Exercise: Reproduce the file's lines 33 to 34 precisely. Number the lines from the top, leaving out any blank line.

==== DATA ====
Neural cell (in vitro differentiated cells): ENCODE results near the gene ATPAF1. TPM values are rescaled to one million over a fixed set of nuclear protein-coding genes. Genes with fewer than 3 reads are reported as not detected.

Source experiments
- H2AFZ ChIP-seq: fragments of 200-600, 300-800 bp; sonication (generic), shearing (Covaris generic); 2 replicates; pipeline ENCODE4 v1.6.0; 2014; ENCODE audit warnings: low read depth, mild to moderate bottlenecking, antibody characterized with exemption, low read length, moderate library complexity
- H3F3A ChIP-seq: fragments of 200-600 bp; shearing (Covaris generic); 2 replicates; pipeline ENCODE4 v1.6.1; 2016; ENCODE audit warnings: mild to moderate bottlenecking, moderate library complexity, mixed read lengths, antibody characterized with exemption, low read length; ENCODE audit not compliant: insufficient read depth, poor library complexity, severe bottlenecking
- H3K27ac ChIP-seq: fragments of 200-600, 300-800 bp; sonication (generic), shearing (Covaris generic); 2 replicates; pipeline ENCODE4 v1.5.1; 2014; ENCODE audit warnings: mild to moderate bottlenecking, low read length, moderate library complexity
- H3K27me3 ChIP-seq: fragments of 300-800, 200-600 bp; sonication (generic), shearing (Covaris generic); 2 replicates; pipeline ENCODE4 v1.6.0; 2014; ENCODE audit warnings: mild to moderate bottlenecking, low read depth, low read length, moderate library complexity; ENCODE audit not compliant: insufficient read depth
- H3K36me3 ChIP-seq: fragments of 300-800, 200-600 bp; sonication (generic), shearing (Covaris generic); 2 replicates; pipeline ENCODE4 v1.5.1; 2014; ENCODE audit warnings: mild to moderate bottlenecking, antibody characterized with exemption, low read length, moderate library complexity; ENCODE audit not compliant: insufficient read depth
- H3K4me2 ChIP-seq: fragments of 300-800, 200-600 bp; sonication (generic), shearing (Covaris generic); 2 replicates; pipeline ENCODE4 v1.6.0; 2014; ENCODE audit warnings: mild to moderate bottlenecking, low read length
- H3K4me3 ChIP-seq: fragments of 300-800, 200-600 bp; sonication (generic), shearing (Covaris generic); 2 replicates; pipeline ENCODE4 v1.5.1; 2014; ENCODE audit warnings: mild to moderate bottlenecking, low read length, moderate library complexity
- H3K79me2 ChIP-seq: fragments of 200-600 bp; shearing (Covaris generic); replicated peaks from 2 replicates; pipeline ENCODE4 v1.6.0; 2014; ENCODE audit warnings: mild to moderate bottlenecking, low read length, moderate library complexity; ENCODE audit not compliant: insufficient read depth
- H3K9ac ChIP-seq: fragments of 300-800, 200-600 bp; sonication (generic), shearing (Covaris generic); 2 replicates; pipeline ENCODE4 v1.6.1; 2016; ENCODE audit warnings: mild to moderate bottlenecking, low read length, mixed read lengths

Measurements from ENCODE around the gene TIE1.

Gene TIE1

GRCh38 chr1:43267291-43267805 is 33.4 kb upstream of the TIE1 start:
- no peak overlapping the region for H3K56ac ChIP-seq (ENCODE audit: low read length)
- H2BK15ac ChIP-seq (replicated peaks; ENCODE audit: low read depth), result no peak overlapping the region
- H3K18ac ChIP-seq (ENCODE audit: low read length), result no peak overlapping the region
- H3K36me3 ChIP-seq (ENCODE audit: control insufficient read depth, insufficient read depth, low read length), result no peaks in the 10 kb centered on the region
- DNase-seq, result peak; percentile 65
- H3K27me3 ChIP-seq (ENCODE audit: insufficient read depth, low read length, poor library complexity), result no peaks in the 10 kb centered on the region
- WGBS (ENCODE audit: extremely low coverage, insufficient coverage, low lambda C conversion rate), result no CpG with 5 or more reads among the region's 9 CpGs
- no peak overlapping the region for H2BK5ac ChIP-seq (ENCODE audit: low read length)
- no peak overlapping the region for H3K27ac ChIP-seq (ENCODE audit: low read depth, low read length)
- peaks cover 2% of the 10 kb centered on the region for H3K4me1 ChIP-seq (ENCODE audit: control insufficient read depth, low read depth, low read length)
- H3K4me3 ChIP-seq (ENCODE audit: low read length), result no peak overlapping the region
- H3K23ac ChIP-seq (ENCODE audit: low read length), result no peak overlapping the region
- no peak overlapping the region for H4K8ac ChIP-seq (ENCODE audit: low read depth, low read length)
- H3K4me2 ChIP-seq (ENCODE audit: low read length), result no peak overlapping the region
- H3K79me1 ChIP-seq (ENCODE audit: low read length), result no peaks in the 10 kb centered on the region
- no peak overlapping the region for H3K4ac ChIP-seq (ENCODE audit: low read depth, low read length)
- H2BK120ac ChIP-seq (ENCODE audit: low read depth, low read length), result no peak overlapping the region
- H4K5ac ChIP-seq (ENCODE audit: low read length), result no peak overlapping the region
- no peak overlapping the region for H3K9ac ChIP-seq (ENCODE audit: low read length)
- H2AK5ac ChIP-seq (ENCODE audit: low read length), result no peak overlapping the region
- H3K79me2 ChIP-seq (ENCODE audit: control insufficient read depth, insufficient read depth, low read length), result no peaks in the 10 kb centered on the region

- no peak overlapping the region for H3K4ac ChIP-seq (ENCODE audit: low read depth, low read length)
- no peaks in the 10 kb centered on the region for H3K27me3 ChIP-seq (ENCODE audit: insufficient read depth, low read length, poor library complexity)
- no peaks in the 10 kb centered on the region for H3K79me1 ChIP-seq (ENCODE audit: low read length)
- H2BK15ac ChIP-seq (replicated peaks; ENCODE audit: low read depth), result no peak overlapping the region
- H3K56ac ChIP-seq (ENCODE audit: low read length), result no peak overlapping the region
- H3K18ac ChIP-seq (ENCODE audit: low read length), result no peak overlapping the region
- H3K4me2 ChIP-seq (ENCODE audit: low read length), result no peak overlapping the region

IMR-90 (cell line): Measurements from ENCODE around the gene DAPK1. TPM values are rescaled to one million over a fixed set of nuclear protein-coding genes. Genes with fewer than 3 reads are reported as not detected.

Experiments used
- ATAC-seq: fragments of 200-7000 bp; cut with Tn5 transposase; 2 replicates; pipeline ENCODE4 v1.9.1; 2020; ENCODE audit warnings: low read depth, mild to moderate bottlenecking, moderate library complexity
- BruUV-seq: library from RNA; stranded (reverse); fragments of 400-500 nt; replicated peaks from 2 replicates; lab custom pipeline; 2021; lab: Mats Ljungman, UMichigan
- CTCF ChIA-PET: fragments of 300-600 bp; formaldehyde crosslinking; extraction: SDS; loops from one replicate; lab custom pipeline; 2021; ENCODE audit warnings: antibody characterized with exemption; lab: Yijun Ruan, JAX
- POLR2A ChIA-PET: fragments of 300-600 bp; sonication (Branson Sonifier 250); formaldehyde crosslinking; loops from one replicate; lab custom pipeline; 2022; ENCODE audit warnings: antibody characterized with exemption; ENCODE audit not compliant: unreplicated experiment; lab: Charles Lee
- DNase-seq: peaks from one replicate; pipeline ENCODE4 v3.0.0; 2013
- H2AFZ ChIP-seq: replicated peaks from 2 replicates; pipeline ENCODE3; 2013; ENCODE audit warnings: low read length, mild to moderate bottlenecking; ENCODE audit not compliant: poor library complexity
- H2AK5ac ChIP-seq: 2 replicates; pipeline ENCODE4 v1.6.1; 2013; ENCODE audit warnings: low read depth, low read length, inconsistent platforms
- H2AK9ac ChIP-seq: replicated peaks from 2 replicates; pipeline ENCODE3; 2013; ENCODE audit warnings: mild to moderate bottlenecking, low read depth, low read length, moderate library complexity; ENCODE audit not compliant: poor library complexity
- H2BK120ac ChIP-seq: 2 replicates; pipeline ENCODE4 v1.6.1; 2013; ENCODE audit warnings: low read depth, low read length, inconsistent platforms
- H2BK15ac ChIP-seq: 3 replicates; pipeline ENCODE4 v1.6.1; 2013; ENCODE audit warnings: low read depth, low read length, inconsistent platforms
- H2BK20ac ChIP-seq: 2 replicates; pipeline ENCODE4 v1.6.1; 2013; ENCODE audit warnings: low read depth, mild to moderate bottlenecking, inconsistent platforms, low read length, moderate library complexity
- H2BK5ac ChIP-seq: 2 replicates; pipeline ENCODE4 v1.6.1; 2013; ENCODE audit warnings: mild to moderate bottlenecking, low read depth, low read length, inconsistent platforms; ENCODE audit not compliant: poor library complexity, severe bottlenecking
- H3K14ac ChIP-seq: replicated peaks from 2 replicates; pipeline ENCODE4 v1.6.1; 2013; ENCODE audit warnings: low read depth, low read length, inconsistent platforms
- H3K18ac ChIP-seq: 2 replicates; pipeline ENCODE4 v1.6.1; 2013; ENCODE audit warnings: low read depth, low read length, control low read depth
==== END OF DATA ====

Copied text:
- no peak overlapping the region for H3K9ac ChIP-seq (ENCODE audit: low read length)
- H2AK5ac ChIP-seq (ENCODE audit: low read length), result no peak overlapping the region